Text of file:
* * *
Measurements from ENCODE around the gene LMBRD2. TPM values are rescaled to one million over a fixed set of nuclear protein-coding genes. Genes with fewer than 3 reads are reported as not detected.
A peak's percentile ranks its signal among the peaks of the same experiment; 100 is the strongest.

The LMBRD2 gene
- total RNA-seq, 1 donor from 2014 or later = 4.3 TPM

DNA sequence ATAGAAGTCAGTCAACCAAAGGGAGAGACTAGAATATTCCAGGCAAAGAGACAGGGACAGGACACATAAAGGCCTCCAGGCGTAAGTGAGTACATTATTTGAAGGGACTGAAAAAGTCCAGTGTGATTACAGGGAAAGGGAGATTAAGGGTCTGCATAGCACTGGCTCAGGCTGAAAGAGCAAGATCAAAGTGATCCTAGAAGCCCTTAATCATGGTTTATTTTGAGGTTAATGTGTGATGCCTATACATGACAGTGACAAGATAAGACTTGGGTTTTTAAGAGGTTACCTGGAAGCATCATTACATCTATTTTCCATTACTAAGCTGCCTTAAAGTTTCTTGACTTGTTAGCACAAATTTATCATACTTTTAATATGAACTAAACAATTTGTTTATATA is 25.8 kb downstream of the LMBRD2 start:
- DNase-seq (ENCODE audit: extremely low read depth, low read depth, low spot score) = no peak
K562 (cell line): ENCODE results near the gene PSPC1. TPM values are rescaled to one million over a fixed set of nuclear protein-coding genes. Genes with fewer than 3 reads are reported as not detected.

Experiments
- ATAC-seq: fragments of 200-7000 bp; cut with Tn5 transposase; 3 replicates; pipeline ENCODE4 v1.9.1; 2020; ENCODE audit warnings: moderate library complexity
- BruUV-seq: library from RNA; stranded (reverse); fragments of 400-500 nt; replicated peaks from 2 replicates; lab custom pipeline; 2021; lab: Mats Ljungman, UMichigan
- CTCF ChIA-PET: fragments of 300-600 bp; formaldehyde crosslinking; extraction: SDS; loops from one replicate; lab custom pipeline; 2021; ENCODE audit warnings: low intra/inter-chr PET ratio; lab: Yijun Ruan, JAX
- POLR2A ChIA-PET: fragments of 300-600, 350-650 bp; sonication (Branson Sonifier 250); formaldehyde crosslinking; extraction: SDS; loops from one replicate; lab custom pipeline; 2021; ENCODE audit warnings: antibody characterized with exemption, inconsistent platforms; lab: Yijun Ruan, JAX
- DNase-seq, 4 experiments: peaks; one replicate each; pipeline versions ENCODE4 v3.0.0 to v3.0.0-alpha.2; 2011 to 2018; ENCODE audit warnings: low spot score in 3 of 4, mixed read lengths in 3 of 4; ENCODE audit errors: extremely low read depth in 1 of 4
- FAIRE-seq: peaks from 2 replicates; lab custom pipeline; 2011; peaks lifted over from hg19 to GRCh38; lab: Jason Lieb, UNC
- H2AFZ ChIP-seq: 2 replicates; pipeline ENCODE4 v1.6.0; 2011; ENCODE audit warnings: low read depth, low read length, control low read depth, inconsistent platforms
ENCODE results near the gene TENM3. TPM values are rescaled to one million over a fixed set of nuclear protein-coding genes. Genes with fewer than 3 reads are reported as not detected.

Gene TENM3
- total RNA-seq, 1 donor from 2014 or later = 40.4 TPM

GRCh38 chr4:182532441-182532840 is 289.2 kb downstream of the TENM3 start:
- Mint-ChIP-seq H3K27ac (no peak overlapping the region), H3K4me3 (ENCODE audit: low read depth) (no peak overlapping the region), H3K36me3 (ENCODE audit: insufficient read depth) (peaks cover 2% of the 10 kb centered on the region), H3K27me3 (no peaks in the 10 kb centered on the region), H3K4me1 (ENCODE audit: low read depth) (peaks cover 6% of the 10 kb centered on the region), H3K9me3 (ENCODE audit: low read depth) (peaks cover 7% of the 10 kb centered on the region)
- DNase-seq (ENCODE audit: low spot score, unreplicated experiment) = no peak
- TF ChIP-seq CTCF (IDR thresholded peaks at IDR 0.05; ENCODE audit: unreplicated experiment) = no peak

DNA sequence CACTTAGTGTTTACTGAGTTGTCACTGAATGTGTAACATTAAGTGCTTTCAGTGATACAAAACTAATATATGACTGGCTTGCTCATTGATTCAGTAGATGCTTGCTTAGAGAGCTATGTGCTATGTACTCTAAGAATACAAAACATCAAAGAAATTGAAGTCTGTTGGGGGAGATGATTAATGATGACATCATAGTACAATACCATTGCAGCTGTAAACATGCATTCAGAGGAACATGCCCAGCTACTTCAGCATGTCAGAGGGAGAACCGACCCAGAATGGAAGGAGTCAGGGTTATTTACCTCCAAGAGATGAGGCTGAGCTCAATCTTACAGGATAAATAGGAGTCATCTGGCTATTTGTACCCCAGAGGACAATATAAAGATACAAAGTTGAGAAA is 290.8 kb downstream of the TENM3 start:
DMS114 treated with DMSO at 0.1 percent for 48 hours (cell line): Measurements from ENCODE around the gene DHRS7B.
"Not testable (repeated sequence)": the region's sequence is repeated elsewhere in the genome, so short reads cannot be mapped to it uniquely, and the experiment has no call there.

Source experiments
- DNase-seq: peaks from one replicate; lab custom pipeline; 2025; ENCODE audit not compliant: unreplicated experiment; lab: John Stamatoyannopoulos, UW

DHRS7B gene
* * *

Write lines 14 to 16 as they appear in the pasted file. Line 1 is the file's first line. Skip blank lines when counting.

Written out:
- FAIRE-seq: peaks from 2 replicates; lab custom pipeline; 2011; peaks lifted over from hg19 to GRCh38; lab: Jason Lieb, UNC
- H2AFZ ChIP-seq: 2 replicates; pipeline ENCODE4 v1.6.0; 2011; ENCODE audit warnings: low read depth, low read length, control low read depth, inconsistent platforms
ENCODE results near the gene TENM3. TPM values are rescaled to one million over a fixed set of nuclear protein-coding genes. Genes with fewer than 3 reads are reported as not detected.